University of York
My research focuses on developing state of the art chromatographic and mass spectrometric techniques to study the composition of organic aerosols, a key method to understanding their formation and processing in the atmosphere.
University of Hertfordshire
Dr Daniel McCluskey is Interim Dean of School for Physics, Engineering & Computer Science at the University of Hertfordshire. He is responsible for the strategic leadership in engineering education, research and enterprise across the Engineering department. Daniel is an Associate Professor of Research within the School and a key point of contact with a track record in successful, multidisciplinary collaborations between Industry, Academics and Research staff across the Engineering spectrum, leading the delivery of projects with consistent success.
He joined the Microfluidics & Microengineering Research Group in 2009 with his subsequent work focussing on the rapid development of turn-key, aerosol and fluid dynamics based, integrated biodetection systems. His work typically focusses on applied engineering solutions to challenging real world environments. His current biodetection R&D projects concern integrated systems incorporating autonomous airborne pathogen collect/detect systems, sample processing &handling, real-time analysis using DNA amplification and remote reporting, with a particular emphasis on early detection of biowarfare agents for the protection of military and civilian populations.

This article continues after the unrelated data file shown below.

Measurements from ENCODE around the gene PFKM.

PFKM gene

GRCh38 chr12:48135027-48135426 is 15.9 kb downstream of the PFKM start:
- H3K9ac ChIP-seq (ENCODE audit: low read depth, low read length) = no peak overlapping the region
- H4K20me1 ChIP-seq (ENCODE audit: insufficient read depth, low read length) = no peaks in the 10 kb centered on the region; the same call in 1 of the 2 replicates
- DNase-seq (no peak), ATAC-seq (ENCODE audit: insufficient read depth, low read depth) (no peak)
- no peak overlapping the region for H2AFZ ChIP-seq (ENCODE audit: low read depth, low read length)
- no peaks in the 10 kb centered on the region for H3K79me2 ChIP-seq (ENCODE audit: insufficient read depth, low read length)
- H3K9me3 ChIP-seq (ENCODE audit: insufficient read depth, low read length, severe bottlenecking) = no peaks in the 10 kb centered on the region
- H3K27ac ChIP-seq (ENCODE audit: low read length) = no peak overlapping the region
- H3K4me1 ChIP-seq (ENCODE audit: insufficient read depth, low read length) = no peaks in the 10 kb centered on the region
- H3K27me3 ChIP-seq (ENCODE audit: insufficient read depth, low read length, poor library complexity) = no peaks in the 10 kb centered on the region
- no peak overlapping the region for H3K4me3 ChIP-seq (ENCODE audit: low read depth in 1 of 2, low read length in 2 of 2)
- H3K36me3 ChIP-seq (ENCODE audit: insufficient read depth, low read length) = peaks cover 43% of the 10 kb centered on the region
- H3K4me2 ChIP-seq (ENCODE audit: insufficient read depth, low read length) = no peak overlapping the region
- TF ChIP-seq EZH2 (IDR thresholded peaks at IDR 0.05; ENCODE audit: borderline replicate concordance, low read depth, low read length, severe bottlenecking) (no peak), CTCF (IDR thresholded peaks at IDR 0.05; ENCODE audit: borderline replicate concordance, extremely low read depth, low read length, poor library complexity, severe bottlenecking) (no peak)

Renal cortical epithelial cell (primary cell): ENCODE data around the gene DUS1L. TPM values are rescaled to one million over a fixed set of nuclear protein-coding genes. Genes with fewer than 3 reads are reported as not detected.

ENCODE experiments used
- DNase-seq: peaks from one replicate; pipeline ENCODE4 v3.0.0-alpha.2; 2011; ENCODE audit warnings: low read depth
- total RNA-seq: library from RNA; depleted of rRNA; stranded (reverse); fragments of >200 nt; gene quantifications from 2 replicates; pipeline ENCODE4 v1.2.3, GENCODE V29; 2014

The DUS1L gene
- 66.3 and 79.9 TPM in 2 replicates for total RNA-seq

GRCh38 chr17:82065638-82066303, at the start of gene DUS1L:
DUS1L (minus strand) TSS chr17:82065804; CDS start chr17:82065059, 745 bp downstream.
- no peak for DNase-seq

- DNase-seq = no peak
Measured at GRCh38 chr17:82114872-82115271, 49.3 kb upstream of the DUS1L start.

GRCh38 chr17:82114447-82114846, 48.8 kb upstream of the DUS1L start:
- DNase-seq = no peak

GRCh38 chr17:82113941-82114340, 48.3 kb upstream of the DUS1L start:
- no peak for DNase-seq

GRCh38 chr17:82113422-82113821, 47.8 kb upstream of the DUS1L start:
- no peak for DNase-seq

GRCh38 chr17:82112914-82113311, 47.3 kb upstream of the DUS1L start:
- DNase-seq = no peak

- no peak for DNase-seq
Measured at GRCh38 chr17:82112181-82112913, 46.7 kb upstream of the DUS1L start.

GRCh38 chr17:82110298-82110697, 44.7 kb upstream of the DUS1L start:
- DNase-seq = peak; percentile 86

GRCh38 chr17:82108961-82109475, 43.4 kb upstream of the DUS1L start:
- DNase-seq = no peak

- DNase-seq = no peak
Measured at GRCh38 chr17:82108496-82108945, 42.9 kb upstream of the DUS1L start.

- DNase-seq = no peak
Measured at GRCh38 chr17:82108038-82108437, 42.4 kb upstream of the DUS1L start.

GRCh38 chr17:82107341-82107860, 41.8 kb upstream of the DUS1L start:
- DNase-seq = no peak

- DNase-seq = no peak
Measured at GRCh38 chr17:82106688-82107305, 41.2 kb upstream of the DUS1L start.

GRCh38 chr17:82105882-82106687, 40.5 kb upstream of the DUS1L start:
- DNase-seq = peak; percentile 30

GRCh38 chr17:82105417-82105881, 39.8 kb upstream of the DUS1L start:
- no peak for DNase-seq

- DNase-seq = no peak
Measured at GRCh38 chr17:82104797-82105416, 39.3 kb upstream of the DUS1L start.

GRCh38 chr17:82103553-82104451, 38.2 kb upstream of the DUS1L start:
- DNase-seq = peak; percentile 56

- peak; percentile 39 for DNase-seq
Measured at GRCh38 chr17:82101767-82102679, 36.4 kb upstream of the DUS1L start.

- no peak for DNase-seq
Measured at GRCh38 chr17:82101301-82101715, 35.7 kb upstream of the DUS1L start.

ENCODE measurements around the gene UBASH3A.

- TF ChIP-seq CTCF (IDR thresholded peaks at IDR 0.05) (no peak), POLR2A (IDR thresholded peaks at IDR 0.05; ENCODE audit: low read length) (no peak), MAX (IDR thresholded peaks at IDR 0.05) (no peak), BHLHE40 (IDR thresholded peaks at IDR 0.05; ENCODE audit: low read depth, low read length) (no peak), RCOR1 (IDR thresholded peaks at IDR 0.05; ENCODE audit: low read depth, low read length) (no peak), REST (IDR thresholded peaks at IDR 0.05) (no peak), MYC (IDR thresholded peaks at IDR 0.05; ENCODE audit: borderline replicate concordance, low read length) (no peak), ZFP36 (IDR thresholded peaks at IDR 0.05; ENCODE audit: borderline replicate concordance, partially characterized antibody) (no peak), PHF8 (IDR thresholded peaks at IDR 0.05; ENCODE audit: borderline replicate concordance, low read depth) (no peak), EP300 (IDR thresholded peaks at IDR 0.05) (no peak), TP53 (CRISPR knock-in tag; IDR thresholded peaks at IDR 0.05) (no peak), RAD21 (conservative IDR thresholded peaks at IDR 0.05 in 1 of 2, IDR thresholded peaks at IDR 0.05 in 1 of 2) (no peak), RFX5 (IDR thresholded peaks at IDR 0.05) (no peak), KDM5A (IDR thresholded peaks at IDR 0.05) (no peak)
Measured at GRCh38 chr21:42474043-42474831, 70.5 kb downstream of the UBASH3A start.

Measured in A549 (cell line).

Cambustion - Head of the Products Division, and R&D Director at Cambustion
The University of Manchester / NCAS
I am a Senior Research Fellow for the National Centre for Atmospheric Science (NCAS), based at the University of Manchester. Part of my work is as an instrument scientist for the Atmospheric Measurement & Observations Facility (AM0F), which is a support facility for NCAS providing a suite of aerosol instrumentation for use by Universities and industry alike.
My other activities include research into the physical and chemical properties of aerosol particles in our atmosphere, making measurements from sea level up to 30,000 ft. I also have an interest in aircraft particulate emissions, especially from the emerging regulatory perspective.
Imperial College London
Dr Marc Stettler is a lecturer in Transport and the Environment in the Centre for Transport Studies and Director of the Transport & Environment Laboratory
School of Chemistry, University of Bristol